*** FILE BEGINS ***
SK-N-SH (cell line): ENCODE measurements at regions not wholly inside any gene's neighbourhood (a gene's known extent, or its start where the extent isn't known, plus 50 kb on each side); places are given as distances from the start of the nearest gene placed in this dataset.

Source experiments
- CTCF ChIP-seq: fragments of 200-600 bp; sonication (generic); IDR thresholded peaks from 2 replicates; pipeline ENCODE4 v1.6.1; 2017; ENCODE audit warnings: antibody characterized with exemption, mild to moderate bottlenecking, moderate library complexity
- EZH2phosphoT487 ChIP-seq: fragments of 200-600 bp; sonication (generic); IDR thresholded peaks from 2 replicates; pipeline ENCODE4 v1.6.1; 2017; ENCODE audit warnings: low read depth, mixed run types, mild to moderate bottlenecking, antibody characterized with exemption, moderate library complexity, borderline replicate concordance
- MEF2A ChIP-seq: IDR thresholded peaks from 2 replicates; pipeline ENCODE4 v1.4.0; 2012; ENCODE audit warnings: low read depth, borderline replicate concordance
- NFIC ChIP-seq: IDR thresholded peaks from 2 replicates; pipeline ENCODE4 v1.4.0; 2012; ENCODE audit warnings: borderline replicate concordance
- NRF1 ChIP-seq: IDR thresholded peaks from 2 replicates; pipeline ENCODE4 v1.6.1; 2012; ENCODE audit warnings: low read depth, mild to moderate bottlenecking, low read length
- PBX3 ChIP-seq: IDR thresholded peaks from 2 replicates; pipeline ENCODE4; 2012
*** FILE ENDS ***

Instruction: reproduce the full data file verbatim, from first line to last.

SK-N-SH (cell line): ENCODE measurements at regions not wholly inside any gene's neighbourhood (a gene's known extent, or its start where the extent isn't known, plus 50 kb on each side); places are given as distances from the start of the nearest gene placed in this dataset.

Source experiments
- CTCF ChIP-seq: fragments of 200-600 bp; sonication (generic); IDR thresholded peaks from 2 replicates; pipeline ENCODE4 v1.6.1; 2017; ENCODE audit warnings: antibody characterized with exemption, mild to moderate bottlenecking, moderate library complexity
- EZH2phosphoT487 ChIP-seq: fragments of 200-600 bp; sonication (generic); IDR thresholded peaks from 2 replicates; pipeline ENCODE4 v1.6.1; 2017; ENCODE audit warnings: low read depth, mixed run types, mild to moderate bottlenecking, antibody characterized with exemption, moderate library complexity, borderline replicate concordance
- MEF2A ChIP-seq: IDR thresholded peaks from 2 replicates; pipeline ENCODE4 v1.4.0; 2012; ENCODE audit warnings: low read depth, borderline replicate concordance
- NFIC ChIP-seq: IDR thresholded peaks from 2 replicates; pipeline ENCODE4 v1.4.0; 2012; ENCODE audit warnings: borderline replicate concordance
- NRF1 ChIP-seq: IDR thresholded peaks from 2 replicates; pipeline ENCODE4 v1.6.1; 2012; ENCODE audit warnings: low read depth, mild to moderate bottlenecking, low read length
- PBX3 ChIP-seq: IDR thresholded peaks from 2 replicates; pipeline ENCODE4; 2012